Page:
Ken Douglas BY-NC-ND

In 2007, I sat down at an edtech conference and took a blogging workshop from two elementary school teachers. I remember thinking, “Hmm. This would be a great, easy way to share ideas and reflections about art with my students.”  This is the blog I started in that conference workshop. 

Quickly, it turned away from a student audience and away from the subject of art and turned towards an audience of educators and embraced topics related to online learning and using emerging tools to improve teaching and learning.  I was at a transformative moment and this blog was a big part of my change.

Two years later in 2009, I sat reluctantly at another conference watching a woman on stage talk about this thing called “Twitter.” Ugh. I sooo did not want to use Twitter. Where was the relevance in 140 character messages to my deeply, meaningful life? She went on to reference something called a “hashtag,” which I did not understand and did not offer any explanation (and that bothered me). I think I kind of took it as a challenge but I was still reluctant…very reluctant.  Until something happened. 

I had the Twitter feed for the conference hashtag open on my laptop during a session. As I sat there, I could see Tweets being sent from another session that had wanted to attend very badly, but chose not to. I realized at that moment, I had the best of both worlds.  With Twitter, I had access to the reflections and thoughts of others in the alternative session who were Tweeting links to resources and other goodies shared by the presenter.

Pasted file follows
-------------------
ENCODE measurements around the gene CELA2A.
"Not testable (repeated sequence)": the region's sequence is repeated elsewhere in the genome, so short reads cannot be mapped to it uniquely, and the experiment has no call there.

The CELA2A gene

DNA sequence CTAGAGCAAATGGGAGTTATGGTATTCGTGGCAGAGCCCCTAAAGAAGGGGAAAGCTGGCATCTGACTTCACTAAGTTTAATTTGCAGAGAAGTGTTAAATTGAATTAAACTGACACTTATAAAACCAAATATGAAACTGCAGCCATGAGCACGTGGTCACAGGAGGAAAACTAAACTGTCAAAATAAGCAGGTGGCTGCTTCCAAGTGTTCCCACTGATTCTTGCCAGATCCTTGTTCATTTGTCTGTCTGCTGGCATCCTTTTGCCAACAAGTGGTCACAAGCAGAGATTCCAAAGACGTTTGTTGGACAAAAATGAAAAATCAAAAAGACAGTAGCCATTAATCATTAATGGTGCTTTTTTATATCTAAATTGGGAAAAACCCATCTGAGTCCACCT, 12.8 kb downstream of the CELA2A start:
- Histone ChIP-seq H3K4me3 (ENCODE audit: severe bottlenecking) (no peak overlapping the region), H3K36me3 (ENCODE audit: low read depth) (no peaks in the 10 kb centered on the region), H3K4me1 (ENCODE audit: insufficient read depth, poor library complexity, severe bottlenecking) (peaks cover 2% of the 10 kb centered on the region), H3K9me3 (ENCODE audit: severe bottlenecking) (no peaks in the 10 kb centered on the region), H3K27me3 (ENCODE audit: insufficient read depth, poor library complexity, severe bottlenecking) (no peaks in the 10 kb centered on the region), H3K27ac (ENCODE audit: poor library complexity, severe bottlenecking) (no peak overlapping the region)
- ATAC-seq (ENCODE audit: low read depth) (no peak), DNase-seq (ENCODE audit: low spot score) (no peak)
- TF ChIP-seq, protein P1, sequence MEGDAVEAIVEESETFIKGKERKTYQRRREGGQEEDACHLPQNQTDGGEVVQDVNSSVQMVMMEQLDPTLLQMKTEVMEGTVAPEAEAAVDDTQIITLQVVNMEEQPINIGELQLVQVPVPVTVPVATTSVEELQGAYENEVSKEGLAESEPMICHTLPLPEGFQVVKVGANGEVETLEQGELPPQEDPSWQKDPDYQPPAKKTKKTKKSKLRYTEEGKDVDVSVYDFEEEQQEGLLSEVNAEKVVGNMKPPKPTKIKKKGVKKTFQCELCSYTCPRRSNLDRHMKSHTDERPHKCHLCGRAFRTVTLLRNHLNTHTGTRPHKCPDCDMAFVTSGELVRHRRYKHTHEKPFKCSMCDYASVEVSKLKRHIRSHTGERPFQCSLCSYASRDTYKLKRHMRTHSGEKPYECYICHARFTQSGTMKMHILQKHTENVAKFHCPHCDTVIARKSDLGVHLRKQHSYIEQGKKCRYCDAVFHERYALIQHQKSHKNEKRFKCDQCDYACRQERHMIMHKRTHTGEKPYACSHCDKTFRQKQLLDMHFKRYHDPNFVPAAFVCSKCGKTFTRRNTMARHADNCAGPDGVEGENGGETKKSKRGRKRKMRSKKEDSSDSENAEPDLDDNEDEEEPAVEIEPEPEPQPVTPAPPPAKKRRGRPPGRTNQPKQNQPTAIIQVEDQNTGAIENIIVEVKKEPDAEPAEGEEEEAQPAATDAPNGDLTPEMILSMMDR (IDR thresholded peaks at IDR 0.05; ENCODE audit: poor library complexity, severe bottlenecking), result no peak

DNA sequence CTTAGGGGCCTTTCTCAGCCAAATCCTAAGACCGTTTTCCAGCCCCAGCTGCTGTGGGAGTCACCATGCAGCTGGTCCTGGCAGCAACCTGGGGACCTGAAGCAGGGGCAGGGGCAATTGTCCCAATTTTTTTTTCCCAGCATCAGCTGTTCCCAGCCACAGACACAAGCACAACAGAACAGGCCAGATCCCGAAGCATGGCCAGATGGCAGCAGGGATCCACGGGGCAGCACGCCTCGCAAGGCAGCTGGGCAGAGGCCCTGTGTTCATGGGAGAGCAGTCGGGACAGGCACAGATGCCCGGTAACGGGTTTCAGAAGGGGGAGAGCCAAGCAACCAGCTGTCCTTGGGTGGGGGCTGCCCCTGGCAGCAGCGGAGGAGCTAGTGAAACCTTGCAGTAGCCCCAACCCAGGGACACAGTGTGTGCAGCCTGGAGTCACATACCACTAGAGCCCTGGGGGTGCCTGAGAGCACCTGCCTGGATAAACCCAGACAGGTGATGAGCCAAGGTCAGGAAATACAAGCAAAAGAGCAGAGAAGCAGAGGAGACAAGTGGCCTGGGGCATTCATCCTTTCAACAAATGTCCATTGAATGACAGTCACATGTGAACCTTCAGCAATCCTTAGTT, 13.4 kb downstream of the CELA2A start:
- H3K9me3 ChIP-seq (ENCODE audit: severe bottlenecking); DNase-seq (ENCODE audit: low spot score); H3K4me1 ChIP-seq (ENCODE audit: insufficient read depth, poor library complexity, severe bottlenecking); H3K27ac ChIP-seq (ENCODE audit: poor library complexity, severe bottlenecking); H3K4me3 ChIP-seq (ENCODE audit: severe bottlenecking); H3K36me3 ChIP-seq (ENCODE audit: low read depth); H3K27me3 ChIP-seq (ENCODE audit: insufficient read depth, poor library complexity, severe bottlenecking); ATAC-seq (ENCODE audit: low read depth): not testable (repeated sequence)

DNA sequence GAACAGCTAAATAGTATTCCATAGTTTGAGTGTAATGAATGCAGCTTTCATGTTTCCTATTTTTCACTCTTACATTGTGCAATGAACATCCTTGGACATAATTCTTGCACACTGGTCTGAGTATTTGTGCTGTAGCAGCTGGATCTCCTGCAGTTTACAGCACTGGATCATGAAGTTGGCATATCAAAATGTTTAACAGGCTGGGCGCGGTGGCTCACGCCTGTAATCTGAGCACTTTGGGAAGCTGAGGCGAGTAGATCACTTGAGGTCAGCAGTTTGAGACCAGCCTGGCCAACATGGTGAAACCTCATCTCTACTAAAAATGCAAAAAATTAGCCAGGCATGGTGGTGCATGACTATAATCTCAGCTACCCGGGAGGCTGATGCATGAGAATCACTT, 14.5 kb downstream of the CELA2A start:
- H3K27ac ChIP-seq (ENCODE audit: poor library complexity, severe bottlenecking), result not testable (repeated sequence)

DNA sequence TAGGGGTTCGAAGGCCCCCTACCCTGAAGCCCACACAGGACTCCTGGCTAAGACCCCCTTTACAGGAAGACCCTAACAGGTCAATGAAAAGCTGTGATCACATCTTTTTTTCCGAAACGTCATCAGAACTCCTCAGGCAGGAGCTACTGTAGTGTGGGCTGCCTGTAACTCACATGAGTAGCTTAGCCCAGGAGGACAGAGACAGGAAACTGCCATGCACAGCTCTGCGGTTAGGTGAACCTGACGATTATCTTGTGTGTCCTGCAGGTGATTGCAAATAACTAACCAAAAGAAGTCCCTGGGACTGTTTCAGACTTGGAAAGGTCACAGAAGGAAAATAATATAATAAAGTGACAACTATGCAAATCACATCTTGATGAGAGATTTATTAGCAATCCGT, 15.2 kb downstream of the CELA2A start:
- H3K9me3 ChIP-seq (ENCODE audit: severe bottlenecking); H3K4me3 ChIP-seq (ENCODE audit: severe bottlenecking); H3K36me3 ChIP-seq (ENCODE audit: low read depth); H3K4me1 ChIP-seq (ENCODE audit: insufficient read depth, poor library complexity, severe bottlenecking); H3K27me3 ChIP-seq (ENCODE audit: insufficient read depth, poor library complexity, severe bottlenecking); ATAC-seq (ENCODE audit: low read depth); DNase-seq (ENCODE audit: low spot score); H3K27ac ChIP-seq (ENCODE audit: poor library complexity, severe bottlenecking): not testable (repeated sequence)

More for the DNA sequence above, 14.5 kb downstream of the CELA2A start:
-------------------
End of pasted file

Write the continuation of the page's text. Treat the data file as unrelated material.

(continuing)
That was it. I was in. Today, I follow more than 2,100 Twitter users. I also use Google+ and have my own YouTube channel. I know what some of you are thinking…”but that’s so much work. Who has time for that?”  You’re right, it is a lot of work. However, when you have found what you believe to be your calling in life — the thing that drives you, the thing that you feel such belief in that sometimes it hurts — and you have learned that you can’t make the impact you want towards improving the problems you have identified, life can get difficult.  You can find yourself feeling frustrated…and that can undercut your passion. When that happens, there’s a certain fire that burns inside a person to figure something out.  I believe that’s where I was when I started blogging.